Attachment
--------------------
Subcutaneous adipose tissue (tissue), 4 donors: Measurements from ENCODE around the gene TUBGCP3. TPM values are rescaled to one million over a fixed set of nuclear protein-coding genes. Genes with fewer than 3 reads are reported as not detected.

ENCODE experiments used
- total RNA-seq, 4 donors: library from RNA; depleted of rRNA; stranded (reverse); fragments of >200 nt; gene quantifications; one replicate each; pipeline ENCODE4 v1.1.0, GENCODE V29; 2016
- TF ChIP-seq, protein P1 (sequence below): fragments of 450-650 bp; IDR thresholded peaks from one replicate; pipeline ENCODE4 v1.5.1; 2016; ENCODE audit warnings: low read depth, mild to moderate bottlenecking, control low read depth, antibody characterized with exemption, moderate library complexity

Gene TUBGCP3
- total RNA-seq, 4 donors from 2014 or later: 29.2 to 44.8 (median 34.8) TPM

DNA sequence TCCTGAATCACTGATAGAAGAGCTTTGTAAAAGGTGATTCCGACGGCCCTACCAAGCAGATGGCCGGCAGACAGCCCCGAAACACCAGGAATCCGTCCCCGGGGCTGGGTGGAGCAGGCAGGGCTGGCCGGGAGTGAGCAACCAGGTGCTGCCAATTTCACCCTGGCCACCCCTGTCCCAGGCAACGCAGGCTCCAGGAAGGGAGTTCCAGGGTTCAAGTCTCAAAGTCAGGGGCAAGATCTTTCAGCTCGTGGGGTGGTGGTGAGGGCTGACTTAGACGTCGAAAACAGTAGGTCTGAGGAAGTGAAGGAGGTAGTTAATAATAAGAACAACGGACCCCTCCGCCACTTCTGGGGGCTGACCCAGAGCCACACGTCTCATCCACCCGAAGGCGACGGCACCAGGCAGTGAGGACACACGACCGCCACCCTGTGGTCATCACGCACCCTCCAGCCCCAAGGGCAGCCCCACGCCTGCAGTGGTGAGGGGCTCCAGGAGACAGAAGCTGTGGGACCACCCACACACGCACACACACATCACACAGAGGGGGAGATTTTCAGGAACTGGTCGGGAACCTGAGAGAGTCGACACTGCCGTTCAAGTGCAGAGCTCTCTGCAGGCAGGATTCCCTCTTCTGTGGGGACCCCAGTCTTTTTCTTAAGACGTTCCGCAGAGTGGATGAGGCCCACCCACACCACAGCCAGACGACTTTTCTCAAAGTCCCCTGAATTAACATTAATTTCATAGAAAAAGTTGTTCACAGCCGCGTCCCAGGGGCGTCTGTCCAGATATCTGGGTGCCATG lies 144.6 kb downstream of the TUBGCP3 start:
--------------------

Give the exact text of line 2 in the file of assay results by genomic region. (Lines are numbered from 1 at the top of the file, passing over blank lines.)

ENCODE experiments used